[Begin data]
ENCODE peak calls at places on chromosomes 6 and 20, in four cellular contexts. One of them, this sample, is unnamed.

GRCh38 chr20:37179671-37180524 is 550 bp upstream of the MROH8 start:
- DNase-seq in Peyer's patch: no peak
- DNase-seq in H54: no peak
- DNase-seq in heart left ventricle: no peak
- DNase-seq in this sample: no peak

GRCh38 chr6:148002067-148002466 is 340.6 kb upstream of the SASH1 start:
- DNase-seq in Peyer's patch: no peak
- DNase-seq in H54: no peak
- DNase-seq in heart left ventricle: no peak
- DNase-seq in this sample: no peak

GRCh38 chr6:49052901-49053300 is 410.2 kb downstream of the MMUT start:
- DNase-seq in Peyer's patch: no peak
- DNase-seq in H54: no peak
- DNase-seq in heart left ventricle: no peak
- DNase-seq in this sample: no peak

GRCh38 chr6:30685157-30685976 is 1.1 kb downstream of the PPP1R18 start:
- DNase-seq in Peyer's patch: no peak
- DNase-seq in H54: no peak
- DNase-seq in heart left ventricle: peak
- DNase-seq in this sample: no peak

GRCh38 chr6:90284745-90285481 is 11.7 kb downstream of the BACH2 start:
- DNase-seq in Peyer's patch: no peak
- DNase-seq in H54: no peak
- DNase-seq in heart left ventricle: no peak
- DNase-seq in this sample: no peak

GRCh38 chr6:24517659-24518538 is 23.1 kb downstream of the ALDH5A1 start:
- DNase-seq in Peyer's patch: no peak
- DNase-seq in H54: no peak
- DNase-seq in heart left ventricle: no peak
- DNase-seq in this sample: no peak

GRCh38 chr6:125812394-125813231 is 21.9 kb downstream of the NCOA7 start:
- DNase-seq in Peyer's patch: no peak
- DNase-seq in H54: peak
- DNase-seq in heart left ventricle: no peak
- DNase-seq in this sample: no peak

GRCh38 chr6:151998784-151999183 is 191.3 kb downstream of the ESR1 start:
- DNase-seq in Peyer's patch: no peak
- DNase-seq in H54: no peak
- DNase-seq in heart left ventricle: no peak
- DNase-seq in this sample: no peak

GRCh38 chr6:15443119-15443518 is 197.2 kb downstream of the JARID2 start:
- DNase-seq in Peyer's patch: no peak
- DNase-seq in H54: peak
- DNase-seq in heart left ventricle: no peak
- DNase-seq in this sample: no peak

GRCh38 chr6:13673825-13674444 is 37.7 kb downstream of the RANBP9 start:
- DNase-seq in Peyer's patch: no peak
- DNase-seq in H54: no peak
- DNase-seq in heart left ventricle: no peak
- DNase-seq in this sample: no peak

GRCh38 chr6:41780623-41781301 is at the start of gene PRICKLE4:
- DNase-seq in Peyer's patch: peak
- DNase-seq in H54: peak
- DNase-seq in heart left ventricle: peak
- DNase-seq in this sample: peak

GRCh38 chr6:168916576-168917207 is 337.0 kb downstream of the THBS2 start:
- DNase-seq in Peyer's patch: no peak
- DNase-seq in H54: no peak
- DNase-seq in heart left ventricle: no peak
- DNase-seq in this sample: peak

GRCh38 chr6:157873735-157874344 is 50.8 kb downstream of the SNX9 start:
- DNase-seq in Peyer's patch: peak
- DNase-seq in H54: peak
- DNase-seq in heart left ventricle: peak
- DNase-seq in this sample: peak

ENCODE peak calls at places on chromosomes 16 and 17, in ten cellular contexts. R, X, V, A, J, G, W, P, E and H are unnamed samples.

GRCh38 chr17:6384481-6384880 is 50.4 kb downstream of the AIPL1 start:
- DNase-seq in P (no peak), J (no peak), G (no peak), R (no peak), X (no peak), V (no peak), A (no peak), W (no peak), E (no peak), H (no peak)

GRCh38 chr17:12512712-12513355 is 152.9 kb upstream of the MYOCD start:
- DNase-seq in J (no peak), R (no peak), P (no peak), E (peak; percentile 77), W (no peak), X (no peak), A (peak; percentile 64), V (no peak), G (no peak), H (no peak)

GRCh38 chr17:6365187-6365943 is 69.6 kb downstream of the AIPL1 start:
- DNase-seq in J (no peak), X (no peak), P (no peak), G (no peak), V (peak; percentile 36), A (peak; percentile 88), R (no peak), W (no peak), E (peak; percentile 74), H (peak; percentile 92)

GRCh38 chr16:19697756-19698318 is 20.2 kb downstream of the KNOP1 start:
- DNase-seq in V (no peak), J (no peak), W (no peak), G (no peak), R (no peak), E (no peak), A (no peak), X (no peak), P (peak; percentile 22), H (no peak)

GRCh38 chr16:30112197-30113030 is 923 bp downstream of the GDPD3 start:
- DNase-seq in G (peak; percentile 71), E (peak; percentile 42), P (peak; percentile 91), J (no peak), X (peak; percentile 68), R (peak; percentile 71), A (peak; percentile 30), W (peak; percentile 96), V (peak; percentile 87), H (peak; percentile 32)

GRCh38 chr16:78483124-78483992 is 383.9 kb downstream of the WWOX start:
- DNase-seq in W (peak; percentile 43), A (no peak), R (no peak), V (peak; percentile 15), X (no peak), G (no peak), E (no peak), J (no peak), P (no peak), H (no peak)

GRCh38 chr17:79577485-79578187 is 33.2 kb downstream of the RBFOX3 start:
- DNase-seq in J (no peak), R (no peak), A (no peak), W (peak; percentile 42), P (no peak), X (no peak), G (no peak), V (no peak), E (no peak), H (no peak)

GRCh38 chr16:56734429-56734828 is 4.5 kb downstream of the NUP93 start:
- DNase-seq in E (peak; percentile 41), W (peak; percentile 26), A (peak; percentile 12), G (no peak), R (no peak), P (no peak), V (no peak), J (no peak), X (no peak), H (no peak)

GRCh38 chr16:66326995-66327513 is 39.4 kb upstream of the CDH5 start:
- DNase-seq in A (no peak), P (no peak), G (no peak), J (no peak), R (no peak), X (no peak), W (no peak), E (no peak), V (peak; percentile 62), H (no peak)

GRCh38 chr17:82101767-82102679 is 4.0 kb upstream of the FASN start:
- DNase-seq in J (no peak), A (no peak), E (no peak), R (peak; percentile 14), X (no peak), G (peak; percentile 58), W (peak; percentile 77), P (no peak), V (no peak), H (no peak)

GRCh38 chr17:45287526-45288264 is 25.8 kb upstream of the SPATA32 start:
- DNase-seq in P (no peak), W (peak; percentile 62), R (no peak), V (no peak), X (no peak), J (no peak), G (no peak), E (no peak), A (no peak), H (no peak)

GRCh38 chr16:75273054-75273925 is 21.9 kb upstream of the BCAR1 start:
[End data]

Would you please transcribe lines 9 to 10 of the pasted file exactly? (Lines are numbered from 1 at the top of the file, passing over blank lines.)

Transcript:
- DNase-seq in H54: no peak
- DNase-seq in heart left ventricle: no peak